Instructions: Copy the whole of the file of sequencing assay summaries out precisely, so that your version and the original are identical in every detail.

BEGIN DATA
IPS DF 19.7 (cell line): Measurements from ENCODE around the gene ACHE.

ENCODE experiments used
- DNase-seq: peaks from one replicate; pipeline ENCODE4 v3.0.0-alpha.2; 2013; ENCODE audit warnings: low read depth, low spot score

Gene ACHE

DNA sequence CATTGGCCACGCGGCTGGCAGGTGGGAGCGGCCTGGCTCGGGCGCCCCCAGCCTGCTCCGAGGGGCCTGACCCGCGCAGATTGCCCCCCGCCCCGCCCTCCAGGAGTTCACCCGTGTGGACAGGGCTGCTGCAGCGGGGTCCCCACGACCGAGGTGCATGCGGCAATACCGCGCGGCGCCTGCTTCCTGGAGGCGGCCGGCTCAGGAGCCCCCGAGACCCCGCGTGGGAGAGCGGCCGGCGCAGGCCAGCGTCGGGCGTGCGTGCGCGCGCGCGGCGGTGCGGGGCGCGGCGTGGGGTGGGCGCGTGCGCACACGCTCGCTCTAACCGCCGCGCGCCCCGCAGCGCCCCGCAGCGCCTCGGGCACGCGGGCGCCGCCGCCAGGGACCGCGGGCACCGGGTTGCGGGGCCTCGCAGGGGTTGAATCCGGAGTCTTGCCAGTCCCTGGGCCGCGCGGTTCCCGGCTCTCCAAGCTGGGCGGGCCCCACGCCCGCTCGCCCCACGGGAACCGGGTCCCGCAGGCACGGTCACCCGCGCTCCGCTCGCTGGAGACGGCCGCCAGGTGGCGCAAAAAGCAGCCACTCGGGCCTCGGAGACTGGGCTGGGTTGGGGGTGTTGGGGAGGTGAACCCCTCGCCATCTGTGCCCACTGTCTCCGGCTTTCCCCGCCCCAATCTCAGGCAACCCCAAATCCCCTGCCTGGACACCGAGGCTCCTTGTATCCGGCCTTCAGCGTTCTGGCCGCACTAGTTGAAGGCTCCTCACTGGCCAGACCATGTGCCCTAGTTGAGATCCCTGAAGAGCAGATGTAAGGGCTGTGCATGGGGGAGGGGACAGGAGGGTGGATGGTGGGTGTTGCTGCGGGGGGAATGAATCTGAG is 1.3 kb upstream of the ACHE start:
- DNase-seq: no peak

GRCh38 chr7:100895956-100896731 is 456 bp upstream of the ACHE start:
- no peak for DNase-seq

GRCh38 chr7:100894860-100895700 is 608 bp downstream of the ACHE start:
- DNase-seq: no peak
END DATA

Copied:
IPS DF 19.7 (cell line): Measurements from ENCODE around the gene ACHE.

ENCODE experiments used
- DNase-seq: peaks from one replicate; pipeline ENCODE4 v3.0.0-alpha.2; 2013; ENCODE audit warnings: low read depth, low spot score

Gene ACHE

DNA sequence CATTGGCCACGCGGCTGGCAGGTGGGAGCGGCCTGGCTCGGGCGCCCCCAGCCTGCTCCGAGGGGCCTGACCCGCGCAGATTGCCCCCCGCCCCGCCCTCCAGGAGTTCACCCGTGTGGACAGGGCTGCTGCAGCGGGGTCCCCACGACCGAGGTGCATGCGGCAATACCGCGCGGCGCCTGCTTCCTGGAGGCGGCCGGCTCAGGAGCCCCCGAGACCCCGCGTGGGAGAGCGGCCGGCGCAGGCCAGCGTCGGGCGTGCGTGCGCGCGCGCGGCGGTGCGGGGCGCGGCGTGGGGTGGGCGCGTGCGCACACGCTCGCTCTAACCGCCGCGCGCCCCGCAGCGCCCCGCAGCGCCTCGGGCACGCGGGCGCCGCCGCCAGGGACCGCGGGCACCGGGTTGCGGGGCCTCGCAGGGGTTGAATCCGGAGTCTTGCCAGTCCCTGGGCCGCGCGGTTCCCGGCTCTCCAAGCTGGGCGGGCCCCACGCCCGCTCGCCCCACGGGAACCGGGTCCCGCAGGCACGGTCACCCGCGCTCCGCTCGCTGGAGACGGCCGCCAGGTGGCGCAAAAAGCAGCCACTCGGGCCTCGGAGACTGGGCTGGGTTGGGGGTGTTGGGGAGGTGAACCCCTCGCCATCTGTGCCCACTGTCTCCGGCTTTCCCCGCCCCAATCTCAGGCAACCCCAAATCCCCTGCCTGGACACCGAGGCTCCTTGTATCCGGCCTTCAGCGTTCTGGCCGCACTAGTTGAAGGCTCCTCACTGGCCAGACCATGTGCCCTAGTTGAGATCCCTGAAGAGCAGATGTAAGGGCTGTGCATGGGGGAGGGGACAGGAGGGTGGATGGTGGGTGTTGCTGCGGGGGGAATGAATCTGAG is 1.3 kb upstream of the ACHE start:
- DNase-seq: no peak

GRCh38 chr7:100895956-100896731 is 456 bp upstream of the ACHE start:
- no peak for DNase-seq

GRCh38 chr7:100894860-100895700 is 608 bp downstream of the ACHE start:
- DNase-seq: no peak